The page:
Obese children face increased cancer risk if weight gain continues, experts warn

They advise to eat smaller portions of red and processed meat such as bacon and to eat no more than three portions of it a week.

Reversing a historic trend, rates of lung cancer among younger white and Hispanic women have surpassed those of men - and the change can not be fully explained by gender differences in smoking behavior, researchers said Wednesday.

"However, it appears increasingly unlikely that specific foods, nutrients or other components of foods are themselves important singular factors in causing or protecting against cancer", the report says. The team then analysed this to determine BMI, weight change over a 6-year period, and the subsequent risk of obesity-related cancers defined as cancer of the breast (postmenopausal), colon-rectum, endometrium, ovary, pancreas, kidney, gallbladder, gastric cardia, liver, oesophagus (adenocarcinoma), meningioma, thyroid, and multiple myeloma.

The World Cancer Research Fund released a new set of recommendations for cancer prevention. "But for cancer prevention, we are confident that for most people eating the right food and drink is more likely to protect against cancer than taking dietary supplements".

Avoiding bacon and alcohol could help reduce the risk of cancer up to 40%, experts suggested as they unveiled what has been dubbed the "blueprint" to beat the disease.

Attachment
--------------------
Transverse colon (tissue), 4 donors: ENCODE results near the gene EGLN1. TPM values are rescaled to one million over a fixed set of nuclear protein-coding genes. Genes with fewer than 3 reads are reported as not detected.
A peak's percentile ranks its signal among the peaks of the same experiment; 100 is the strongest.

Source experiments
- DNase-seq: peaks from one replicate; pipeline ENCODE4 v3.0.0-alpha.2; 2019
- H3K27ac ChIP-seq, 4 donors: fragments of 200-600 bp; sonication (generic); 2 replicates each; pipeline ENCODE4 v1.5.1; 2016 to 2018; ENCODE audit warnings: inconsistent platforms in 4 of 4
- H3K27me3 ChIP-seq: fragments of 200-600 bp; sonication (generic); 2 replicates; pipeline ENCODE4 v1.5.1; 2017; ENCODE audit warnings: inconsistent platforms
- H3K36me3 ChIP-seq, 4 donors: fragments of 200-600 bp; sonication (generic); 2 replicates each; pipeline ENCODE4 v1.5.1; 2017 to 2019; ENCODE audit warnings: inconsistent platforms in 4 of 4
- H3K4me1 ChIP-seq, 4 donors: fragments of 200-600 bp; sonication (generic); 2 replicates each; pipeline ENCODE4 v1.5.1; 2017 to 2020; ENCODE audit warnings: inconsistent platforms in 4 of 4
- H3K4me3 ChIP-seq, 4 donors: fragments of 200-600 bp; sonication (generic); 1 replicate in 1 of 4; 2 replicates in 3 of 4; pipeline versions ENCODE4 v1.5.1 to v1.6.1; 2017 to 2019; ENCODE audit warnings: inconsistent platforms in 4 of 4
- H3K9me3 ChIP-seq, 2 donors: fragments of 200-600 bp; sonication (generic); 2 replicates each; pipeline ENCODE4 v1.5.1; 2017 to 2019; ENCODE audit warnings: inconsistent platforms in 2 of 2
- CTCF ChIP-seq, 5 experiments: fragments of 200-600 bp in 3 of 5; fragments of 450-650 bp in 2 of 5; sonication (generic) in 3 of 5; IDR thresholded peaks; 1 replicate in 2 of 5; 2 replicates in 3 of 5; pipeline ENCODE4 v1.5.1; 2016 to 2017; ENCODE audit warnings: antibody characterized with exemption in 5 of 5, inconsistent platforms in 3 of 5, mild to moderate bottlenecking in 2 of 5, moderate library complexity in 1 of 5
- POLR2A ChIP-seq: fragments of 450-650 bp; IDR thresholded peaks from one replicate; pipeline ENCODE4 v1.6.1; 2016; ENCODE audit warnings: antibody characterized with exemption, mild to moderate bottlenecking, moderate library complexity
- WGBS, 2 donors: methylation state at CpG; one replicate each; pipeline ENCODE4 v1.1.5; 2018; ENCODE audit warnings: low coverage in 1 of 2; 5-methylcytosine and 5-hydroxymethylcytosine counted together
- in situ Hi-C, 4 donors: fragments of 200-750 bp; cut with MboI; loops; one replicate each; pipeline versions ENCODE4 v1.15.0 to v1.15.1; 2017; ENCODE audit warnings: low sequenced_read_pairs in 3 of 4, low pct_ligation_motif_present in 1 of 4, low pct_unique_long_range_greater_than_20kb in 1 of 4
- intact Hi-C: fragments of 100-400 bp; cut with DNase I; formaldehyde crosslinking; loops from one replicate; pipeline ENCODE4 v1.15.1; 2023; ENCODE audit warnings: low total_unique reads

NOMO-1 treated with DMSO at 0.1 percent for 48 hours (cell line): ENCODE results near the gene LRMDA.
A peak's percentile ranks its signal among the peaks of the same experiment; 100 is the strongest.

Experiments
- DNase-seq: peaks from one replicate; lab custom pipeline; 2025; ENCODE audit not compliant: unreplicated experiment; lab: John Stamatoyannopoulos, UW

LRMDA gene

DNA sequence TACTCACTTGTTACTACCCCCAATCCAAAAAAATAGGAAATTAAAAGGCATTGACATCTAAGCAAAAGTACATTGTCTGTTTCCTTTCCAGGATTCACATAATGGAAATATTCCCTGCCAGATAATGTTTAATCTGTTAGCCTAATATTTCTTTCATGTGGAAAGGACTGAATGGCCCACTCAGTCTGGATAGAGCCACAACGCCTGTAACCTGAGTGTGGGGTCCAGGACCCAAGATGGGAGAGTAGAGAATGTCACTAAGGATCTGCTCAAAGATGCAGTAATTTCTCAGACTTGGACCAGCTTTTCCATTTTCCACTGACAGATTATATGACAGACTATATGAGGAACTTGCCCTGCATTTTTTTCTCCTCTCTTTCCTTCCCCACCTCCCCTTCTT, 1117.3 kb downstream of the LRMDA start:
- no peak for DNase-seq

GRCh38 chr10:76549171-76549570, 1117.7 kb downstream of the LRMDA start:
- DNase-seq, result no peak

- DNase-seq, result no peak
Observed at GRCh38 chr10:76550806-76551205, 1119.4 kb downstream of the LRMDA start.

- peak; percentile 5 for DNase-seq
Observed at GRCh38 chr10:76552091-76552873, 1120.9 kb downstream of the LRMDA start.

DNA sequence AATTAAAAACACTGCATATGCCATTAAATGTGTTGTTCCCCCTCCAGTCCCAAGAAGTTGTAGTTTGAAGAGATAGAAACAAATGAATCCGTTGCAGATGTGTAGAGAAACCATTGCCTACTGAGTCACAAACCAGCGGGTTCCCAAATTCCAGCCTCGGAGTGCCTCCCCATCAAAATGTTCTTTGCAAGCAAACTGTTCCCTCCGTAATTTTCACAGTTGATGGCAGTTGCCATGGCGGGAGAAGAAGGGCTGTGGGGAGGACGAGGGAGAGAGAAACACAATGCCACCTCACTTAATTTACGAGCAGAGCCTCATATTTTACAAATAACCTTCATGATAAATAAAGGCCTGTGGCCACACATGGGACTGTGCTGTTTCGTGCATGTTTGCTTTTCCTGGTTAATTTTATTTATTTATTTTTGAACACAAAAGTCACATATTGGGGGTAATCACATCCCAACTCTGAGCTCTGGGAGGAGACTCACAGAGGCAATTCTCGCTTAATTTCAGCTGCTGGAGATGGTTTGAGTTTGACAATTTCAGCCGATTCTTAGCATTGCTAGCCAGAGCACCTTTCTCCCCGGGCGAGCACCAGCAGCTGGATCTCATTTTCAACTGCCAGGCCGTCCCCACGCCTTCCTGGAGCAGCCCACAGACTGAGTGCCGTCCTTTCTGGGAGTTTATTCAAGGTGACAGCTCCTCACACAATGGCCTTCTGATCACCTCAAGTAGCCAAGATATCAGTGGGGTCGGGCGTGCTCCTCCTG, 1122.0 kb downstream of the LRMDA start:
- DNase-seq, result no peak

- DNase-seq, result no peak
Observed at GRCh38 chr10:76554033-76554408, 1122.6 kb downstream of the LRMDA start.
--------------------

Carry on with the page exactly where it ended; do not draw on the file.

WRCF recommends that people should reduce food and beverage consumption to cut their cancer risks.

Fast food and red and processed meats, on the other hand, should be limited or avoided due to evidence that points to the increased risk of cancer from processed meat consumption.

Preventing obesity forms a significant part of the advice, with being overweight likely to overtake smoking as the "number one risk factor for cancer" within decades, the organisation warned.

The authors of the report said that approximately 40 percent of cancers are actually preventable, but despite that the number of new cases is expected to rise by 58 percent to 24 million globally by 2035. It encouraged people to reduce or eliminate consumption of red meat and sugar-sweetened drinks, along with changing their diet and lifestyle.

The report, Diet, Nutrition, Physical Activity and Cancer: A Global Perspective, is based on an ongoing review of decades of evidence by independent experts worldwide. The latest report is based on research involving more than 51 million people and findings are divided by exposures, types of cancer, and cancer prevention recommendations.

Obesity and weight gain are well known to independently increase the risk of several cancers, often referred to as "obesity-related" cancers.

Living an active life full of exercise and eating a diet packed with whole grains, vegetables, fruit, and beans will also keep cancer at bay. She also called on the government to act to curb junk food marketing.